The fact is, we live in a productivity and results-based society. In this competitive world, it can be difficult to measure success and our level of effort when we are always being pushed to do more and more. 

When we have these societal factors hanging over us, we often ask ourselves "could I have done/been doing more?" This can be quite the insidious question to ask ourselves as the answer may be "yes, I could have been doing more." What you may not consider is that you only have so much mental bandwidth and attention to give any one thing, and chances are, you’re doing enough.

In a world without burnout, you technically could be doing more by working a workweek that is two or three times the hours than you’re presently working. But could you imagine how exhausting that would be? Or, it may truly be the case that you could have given more but then chose not to, sending you into a spiral of guilt that can make you feel even further deficient. 

So how do we get around this lose-lose expectation that we need to be doing more and constantly proving ourselves? 

It begins by setting boundaries with yourself. In the hourly workweek example, you go into work, putting in your expected hours, and then you leave. In essence you are already setting a boundary with yourself and your job that says “I can give you this much of my time, attention, and energy every day, and the rest is mine.” Whether you choose your hours or they are set by your employer, it is important that you set a limit on how many hours you feel you can tolerate every day. Eventually, you clock out, despite acknowledging that you could have stayed at work an extra number of hours in order to “do more.” This implies that there is an additional clause to the question “could I have done more” and that is “...without completely exhausting myself?”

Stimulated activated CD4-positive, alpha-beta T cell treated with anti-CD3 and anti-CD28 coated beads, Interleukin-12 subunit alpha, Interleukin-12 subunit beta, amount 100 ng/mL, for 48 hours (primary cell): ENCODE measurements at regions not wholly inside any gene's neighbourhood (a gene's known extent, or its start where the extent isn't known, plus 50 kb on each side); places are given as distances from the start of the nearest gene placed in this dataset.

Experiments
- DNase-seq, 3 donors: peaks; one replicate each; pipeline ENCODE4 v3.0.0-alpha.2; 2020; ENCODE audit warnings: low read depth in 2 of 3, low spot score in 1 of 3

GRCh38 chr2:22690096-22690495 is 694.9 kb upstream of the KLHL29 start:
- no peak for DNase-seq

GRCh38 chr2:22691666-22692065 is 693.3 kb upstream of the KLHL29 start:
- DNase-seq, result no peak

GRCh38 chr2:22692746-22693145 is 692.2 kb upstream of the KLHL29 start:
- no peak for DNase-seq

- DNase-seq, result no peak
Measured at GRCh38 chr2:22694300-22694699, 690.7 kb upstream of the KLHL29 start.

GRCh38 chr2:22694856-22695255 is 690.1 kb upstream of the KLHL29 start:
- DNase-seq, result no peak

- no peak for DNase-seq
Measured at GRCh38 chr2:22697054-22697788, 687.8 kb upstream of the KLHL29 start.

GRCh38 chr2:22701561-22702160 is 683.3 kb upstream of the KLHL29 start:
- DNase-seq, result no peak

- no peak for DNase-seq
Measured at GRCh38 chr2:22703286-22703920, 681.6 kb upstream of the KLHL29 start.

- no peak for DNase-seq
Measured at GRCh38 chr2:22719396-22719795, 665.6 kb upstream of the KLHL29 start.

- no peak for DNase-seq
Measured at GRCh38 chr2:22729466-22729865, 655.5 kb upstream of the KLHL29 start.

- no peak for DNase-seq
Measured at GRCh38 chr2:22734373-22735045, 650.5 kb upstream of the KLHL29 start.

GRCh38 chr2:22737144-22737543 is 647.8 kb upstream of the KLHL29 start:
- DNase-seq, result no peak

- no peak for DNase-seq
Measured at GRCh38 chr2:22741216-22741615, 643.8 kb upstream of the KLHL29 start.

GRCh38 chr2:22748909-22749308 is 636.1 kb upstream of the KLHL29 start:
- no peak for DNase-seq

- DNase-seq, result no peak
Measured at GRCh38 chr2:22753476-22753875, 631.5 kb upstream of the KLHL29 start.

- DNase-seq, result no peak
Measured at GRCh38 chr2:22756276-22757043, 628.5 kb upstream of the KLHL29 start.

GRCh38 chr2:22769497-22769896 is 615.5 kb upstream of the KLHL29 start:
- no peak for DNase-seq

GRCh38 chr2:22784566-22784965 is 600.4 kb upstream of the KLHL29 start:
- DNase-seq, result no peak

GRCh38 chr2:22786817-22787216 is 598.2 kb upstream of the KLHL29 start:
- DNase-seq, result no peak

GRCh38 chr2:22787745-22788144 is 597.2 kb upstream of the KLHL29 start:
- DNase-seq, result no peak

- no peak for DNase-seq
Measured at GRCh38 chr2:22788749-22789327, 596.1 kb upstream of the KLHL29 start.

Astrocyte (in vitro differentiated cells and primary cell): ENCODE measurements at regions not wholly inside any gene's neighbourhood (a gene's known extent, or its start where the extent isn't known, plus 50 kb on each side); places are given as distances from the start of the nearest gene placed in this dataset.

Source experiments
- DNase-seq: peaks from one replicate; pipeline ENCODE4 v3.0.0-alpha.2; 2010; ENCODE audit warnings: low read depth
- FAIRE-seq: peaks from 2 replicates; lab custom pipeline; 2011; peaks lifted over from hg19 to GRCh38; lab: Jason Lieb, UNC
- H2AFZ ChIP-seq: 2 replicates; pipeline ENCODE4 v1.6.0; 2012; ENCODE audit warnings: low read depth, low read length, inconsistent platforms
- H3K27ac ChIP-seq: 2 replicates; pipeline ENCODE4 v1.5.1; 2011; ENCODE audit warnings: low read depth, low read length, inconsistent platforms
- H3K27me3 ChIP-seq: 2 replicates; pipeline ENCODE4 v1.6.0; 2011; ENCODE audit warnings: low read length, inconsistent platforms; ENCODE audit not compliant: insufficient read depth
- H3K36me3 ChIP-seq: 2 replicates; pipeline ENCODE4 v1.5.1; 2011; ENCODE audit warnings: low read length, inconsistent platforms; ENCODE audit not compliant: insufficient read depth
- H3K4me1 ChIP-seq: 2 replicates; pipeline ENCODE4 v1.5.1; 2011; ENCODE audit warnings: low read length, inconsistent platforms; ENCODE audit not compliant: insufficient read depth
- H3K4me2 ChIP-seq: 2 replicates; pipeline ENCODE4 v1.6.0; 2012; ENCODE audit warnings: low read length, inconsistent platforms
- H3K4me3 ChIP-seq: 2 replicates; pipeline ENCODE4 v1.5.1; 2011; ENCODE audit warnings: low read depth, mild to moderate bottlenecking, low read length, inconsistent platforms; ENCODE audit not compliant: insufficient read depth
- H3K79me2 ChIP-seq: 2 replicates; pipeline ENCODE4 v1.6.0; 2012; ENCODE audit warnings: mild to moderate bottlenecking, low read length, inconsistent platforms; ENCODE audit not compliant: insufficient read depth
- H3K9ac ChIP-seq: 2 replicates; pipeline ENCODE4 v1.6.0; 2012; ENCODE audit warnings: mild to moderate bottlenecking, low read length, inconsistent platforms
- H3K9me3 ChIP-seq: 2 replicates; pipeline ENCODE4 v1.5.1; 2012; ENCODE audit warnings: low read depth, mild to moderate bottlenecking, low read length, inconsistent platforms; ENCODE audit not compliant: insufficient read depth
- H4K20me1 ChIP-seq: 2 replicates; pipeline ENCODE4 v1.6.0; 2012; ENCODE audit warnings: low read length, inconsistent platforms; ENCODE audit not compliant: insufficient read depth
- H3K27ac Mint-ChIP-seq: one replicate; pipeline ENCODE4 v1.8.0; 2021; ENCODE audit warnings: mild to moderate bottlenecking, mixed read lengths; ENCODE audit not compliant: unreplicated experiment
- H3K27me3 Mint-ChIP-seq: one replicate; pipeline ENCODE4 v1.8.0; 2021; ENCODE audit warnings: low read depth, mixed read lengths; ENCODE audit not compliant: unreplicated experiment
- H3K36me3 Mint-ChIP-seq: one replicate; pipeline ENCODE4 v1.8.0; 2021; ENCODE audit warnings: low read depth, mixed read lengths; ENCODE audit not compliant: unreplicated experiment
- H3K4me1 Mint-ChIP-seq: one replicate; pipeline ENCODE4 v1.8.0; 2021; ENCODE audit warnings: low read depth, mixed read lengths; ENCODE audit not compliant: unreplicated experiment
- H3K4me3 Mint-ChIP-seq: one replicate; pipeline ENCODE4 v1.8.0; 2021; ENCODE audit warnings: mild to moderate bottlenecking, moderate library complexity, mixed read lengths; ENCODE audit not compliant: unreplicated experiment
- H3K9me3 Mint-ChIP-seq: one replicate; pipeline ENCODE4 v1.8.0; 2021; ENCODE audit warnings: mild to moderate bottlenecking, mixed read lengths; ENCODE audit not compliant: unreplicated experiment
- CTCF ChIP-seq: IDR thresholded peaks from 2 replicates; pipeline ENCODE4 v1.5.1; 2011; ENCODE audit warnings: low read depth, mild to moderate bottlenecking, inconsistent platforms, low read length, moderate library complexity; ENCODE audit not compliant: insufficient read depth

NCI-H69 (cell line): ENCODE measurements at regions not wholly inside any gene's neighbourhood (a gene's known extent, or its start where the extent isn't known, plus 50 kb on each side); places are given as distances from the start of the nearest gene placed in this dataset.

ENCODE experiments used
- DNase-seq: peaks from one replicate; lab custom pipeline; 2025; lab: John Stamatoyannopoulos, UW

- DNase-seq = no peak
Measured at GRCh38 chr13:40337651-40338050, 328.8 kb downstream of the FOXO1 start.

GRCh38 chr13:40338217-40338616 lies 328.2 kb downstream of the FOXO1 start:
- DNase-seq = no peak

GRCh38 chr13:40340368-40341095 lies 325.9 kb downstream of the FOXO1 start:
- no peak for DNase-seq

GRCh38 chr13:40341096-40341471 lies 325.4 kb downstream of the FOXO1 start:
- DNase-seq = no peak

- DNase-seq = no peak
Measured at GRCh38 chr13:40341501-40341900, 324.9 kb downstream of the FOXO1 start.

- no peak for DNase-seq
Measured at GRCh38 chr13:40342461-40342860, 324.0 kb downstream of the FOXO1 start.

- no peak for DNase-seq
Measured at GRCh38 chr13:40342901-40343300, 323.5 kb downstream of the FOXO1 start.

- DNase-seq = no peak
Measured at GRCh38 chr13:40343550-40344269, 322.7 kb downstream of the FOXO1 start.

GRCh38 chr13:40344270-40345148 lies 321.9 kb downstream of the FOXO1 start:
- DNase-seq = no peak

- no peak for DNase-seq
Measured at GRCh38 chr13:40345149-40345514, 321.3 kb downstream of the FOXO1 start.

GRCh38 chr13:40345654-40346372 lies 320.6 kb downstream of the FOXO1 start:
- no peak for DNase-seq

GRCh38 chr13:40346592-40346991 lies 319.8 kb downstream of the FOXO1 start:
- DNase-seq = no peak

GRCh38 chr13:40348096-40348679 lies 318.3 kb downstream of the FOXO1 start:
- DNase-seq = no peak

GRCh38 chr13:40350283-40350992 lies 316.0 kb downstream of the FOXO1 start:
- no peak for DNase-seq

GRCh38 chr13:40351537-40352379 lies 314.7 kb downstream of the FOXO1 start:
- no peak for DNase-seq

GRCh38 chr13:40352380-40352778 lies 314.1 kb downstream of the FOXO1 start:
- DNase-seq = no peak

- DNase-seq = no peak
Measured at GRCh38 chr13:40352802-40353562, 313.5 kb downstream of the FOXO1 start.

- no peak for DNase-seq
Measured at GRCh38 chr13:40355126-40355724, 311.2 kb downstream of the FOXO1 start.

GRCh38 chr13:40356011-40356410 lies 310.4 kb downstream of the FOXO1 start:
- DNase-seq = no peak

If we start to change our personal self-talk to ask ourselves “could I have done more without completely exhausting myself?” we acknowledge our needs over the needs of those around us, and we set a boundary of managing expectations. At the end of the day you have your own needs to meet as well. When adding that additional clause, you are showing yourself self-compassion and accepting how much work you have done in any given day, week, or month. You are accepting that you are enough.

You are a person who is worthy of consideration and compassion from others, but also from yourself. Your time is valuable, not only from a perspective of productivity and what you choose to do with that time, but it is also the only time you will have to spend. Remember this when guilt and pressure push you to work to exhaustion. There’s nothing wrong with spending a reasonable amount of time on yourself and the things that are important to you. Your personal needs are just as important as your productivity.

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